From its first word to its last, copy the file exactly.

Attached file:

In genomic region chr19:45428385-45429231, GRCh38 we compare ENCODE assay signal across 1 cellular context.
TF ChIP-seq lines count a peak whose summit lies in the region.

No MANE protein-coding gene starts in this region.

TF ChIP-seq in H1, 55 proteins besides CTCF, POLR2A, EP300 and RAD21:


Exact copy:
In genomic region chr19:45428385-45429231, GRCh38 we compare ENCODE assay signal across 1 cellular context.
TF ChIP-seq lines count a peak whose summit lies in the region.

No MANE protein-coding gene starts in this region.

TF ChIP-seq in H1, 55 proteins besides CTCF, POLR2A, EP300 and RAD21: